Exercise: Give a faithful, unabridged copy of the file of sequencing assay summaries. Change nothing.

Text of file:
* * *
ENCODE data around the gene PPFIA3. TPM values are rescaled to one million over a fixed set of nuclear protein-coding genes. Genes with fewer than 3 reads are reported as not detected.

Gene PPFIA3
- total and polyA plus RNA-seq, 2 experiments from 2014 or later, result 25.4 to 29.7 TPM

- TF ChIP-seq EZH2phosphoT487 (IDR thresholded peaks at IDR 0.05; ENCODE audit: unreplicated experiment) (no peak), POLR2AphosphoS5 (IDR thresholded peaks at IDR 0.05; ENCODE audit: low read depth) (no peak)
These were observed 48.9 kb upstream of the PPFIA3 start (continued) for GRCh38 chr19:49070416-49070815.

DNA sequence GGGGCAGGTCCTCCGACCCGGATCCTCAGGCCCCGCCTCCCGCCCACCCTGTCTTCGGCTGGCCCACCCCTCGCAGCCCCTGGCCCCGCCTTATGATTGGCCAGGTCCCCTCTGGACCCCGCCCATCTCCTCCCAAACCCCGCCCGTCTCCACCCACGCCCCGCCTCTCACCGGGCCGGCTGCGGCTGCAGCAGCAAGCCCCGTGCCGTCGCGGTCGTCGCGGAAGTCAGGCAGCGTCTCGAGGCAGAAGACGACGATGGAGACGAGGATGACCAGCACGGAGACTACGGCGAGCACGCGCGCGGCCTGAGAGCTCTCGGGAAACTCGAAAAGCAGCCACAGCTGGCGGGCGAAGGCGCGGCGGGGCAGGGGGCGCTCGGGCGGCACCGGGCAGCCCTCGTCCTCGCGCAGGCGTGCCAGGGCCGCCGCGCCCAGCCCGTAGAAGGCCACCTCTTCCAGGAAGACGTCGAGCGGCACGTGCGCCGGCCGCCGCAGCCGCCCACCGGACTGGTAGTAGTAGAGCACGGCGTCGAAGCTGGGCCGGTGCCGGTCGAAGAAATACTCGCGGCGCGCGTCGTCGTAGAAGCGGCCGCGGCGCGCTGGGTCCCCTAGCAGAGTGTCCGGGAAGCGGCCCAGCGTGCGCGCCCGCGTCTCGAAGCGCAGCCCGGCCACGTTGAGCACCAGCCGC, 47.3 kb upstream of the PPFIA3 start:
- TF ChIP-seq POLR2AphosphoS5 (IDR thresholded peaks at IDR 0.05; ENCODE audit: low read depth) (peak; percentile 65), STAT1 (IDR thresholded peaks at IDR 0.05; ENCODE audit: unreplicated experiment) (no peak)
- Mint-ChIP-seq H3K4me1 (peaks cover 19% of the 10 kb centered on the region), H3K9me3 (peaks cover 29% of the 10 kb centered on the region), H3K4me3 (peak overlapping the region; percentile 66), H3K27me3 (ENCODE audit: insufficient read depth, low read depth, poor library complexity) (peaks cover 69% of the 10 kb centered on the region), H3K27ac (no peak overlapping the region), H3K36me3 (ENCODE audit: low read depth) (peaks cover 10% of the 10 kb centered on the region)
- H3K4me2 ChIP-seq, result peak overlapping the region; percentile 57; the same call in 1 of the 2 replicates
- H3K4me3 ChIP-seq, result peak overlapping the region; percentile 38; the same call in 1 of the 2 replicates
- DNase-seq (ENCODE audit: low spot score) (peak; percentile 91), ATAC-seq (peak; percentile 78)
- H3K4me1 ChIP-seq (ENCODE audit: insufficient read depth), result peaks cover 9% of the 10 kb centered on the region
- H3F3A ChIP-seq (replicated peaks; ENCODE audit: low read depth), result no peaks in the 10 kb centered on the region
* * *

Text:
ENCODE data around the gene PPFIA3. TPM values are rescaled to one million over a fixed set of nuclear protein-coding genes. Genes with fewer than 3 reads are reported as not detected.

Gene PPFIA3
- total and polyA plus RNA-seq, 2 experiments from 2014 or later, result 25.4 to 29.7 TPM

- TF ChIP-seq EZH2phosphoT487 (IDR thresholded peaks at IDR 0.05; ENCODE audit: unreplicated experiment) (no peak), POLR2AphosphoS5 (IDR thresholded peaks at IDR 0.05; ENCODE audit: low read depth) (no peak)
These were observed 48.9 kb upstream of the PPFIA3 start (continued) for GRCh38 chr19:49070416-49070815.

DNA sequence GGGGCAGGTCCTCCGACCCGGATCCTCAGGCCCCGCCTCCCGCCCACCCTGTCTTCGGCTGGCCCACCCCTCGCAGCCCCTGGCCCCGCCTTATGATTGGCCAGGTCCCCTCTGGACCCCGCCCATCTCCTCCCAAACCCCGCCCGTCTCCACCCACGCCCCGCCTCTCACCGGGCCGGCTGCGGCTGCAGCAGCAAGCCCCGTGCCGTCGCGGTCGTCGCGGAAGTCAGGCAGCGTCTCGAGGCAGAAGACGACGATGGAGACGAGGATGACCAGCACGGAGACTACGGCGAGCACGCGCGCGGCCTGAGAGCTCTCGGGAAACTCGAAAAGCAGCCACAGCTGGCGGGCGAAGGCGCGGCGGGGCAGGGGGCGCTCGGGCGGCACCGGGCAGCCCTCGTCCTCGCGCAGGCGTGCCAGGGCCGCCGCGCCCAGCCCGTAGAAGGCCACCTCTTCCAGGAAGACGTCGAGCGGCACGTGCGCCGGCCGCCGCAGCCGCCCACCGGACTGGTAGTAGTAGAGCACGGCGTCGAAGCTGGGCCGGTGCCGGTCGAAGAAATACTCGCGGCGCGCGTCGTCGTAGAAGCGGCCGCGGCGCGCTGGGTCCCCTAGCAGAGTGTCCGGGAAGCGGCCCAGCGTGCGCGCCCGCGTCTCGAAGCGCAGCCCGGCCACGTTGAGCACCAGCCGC, 47.3 kb upstream of the PPFIA3 start:
- TF ChIP-seq POLR2AphosphoS5 (IDR thresholded peaks at IDR 0.05; ENCODE audit: low read depth) (peak; percentile 65), STAT1 (IDR thresholded peaks at IDR 0.05; ENCODE audit: unreplicated experiment) (no peak)
- Mint-ChIP-seq H3K4me1 (peaks cover 19% of the 10 kb centered on the region), H3K9me3 (peaks cover 29% of the 10 kb centered on the region), H3K4me3 (peak overlapping the region; percentile 66), H3K27me3 (ENCODE audit: insufficient read depth, low read depth, poor library complexity) (peaks cover 69% of the 10 kb centered on the region), H3K27ac (no peak overlapping the region), H3K36me3 (ENCODE audit: low read depth) (peaks cover 10% of the 10 kb centered on the region)
- H3K4me2 ChIP-seq, result peak overlapping the region; percentile 57; the same call in 1 of the 2 replicates
- H3K4me3 ChIP-seq, result peak overlapping the region; percentile 38; the same call in 1 of the 2 replicates
- DNase-seq (ENCODE audit: low spot score) (peak; percentile 91), ATAC-seq (peak; percentile 78)
- H3K4me1 ChIP-seq (ENCODE audit: insufficient read depth), result peaks cover 9% of the 10 kb centered on the region
- H3F3A ChIP-seq (replicated peaks; ENCODE audit: low read depth), result no peaks in the 10 kb centered on the region